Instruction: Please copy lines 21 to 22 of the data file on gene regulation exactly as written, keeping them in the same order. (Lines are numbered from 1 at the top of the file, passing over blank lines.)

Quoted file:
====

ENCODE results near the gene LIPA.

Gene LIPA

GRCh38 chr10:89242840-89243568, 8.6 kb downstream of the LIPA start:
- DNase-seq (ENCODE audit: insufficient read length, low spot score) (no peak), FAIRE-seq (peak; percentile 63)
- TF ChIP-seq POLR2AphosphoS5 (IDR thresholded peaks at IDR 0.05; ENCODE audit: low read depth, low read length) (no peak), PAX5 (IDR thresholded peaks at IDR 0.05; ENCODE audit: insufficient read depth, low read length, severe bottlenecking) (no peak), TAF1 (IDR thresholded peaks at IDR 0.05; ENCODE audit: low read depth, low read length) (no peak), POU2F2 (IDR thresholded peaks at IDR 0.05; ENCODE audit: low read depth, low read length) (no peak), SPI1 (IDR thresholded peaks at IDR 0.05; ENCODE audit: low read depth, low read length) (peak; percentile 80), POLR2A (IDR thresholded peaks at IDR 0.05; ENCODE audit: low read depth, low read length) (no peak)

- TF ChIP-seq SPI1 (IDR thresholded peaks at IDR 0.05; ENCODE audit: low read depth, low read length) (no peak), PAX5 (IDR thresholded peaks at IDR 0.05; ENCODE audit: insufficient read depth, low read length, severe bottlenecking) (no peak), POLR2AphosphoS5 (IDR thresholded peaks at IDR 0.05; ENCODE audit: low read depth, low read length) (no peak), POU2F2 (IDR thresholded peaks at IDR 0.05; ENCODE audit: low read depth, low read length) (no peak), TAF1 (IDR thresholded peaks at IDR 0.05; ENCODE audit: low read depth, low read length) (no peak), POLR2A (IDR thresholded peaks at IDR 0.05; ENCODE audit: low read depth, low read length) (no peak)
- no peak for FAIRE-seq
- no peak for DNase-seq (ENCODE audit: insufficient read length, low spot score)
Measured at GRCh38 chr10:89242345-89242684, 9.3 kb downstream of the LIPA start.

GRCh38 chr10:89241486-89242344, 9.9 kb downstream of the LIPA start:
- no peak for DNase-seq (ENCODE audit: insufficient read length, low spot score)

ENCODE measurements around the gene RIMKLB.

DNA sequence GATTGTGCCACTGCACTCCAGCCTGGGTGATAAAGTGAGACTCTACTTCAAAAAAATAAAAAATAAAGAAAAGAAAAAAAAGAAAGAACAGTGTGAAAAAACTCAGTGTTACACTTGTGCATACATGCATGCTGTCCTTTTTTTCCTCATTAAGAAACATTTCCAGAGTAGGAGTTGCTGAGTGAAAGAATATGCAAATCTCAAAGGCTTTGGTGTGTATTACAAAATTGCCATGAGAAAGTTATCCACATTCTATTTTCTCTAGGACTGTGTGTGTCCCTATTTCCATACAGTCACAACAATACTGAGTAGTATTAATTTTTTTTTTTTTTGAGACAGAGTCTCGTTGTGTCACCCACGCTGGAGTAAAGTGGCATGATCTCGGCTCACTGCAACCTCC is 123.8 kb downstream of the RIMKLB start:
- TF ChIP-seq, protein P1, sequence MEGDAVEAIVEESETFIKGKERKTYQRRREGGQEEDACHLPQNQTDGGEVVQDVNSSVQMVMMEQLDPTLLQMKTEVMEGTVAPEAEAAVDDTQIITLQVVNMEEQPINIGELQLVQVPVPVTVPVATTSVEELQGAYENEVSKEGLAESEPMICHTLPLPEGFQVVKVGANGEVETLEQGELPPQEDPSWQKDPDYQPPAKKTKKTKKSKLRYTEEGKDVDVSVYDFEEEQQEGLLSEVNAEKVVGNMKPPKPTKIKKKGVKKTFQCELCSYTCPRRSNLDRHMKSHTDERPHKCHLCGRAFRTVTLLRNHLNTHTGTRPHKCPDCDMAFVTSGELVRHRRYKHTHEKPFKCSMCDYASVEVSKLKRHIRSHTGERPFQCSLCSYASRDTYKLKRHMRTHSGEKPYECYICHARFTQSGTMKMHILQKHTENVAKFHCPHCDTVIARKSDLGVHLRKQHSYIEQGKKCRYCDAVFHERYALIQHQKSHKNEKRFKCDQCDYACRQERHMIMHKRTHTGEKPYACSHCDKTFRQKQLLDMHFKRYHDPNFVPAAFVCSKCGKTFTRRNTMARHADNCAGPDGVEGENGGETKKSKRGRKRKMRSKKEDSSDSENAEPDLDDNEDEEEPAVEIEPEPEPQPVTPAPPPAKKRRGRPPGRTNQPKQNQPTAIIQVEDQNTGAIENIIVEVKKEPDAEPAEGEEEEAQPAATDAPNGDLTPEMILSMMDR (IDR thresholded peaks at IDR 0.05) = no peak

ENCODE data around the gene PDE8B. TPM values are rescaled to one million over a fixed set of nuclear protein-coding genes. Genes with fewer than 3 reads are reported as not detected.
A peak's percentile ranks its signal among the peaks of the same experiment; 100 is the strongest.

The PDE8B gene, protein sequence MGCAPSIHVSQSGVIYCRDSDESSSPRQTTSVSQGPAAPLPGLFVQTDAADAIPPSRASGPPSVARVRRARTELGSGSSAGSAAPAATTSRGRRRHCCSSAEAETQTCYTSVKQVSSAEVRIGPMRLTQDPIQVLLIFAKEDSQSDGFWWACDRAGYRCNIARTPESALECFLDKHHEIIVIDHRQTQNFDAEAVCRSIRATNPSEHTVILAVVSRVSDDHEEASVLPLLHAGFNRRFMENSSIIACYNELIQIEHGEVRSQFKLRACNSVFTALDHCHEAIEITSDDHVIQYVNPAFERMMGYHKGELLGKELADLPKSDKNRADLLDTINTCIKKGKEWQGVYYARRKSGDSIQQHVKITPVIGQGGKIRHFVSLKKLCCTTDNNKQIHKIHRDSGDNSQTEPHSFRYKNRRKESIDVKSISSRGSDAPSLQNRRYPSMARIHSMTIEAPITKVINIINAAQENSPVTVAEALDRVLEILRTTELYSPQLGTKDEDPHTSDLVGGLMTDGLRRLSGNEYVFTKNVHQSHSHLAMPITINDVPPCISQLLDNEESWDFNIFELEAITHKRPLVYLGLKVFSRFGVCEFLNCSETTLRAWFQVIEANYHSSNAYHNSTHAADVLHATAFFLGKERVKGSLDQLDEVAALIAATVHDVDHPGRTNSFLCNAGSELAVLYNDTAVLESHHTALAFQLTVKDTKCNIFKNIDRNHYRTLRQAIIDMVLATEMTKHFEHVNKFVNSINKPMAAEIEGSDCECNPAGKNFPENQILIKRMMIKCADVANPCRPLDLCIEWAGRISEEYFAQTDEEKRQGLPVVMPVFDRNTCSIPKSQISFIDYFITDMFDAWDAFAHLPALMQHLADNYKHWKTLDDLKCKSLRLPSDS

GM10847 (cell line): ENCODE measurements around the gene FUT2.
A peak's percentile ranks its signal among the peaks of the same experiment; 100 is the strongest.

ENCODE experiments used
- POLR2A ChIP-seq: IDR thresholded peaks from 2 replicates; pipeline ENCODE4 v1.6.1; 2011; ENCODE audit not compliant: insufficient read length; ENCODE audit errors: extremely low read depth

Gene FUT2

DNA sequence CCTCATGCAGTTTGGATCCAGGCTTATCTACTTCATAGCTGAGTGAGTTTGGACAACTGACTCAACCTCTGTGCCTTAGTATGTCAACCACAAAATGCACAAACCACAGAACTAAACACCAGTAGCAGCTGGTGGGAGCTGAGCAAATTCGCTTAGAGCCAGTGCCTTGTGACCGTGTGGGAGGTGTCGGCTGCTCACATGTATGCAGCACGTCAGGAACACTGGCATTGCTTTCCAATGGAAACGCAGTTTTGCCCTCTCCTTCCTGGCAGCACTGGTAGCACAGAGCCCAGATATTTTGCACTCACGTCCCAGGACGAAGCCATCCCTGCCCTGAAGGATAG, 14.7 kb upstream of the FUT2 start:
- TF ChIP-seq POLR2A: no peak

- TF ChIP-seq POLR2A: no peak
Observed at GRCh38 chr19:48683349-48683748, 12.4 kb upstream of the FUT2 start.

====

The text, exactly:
- POLR2A ChIP-seq: IDR thresholded peaks from 2 replicates; pipeline ENCODE4 v1.6.1; 2011; ENCODE audit not compliant: insufficient read length; ENCODE audit errors: extremely low read depth

Gene FUT2